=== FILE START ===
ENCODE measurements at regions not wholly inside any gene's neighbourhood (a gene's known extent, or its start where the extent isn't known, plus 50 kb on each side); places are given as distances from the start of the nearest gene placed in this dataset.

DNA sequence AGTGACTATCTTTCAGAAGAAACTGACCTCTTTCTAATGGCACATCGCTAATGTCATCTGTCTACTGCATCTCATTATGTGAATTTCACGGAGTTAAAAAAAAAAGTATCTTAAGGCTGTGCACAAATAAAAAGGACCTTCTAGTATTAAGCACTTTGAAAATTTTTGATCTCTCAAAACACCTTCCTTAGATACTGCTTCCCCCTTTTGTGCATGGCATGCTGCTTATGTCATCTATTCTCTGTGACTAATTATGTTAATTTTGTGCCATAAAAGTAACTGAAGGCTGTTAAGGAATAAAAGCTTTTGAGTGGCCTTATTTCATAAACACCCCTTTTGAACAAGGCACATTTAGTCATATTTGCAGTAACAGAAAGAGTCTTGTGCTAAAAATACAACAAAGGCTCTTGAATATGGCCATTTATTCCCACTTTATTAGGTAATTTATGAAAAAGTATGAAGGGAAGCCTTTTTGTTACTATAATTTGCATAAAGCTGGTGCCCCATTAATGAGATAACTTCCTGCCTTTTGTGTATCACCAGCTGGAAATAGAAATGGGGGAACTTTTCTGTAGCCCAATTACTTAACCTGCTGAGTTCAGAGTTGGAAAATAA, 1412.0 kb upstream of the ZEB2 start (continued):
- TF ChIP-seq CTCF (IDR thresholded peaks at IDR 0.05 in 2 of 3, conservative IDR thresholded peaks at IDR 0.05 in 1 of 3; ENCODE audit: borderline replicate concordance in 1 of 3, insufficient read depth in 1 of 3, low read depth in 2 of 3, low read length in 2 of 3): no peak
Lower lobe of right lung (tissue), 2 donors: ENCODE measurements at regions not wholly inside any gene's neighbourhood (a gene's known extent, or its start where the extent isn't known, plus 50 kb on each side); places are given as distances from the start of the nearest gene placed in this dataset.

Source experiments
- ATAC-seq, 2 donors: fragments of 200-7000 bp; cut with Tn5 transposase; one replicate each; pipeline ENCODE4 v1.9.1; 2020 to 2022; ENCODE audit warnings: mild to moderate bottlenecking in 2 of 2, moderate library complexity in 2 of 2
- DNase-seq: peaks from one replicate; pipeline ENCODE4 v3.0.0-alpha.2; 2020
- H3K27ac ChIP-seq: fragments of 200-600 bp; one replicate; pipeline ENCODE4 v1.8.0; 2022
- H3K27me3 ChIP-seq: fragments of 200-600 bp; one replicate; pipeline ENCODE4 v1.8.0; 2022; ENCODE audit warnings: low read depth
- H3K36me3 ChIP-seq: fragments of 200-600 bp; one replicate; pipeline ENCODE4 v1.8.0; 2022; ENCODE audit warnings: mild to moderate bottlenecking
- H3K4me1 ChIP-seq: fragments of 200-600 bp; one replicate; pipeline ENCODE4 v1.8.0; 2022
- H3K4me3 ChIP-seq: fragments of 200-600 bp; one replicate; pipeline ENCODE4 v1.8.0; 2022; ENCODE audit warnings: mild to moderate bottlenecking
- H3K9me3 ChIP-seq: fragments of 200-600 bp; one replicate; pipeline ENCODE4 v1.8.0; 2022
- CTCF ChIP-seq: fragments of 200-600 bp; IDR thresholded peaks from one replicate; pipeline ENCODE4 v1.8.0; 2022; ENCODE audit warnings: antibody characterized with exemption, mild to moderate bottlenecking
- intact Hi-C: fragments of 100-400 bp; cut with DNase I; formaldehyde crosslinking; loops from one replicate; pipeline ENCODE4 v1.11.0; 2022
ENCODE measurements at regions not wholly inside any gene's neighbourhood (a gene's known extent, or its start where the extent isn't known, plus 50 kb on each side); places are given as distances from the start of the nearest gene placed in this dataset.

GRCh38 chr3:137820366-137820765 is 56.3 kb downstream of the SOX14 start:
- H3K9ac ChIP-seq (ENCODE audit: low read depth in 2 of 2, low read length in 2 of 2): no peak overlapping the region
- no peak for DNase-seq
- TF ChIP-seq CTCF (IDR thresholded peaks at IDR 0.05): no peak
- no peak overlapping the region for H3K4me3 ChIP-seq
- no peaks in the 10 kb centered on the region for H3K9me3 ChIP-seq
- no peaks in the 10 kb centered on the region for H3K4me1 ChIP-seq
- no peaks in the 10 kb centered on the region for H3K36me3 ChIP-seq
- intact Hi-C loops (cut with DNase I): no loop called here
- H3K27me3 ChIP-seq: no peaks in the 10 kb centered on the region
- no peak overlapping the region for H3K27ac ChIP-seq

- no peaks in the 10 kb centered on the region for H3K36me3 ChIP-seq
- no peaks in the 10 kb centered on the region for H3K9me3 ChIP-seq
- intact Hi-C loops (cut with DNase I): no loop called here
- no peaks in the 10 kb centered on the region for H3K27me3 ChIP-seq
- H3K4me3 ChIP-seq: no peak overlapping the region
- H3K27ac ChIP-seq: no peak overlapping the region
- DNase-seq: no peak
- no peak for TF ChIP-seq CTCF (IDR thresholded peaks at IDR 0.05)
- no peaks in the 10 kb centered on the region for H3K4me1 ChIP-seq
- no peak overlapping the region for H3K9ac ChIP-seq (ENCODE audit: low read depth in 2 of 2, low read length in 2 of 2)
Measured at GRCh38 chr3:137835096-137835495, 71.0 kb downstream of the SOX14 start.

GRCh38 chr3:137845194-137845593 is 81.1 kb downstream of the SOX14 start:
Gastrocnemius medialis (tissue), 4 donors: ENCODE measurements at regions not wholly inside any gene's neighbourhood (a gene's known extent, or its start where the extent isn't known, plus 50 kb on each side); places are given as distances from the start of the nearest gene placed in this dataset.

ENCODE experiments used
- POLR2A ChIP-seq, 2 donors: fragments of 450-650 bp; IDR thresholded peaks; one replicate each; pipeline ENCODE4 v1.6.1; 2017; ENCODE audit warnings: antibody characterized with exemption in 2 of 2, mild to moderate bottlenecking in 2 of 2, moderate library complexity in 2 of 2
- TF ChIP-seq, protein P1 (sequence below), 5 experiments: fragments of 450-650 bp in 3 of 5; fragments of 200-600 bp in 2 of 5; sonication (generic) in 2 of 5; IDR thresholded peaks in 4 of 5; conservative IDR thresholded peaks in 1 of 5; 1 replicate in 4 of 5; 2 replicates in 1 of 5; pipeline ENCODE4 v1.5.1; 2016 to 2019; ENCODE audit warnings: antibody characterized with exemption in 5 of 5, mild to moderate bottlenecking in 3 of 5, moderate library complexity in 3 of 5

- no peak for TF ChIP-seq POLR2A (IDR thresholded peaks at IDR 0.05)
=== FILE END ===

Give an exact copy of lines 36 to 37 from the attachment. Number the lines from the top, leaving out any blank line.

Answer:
- no peaks in the 10 kb centered on the region for H3K4me1 ChIP-seq
- no peak overlapping the region for H3K9ac ChIP-seq (ENCODE audit: low read depth in 2 of 2, low read length in 2 of 2)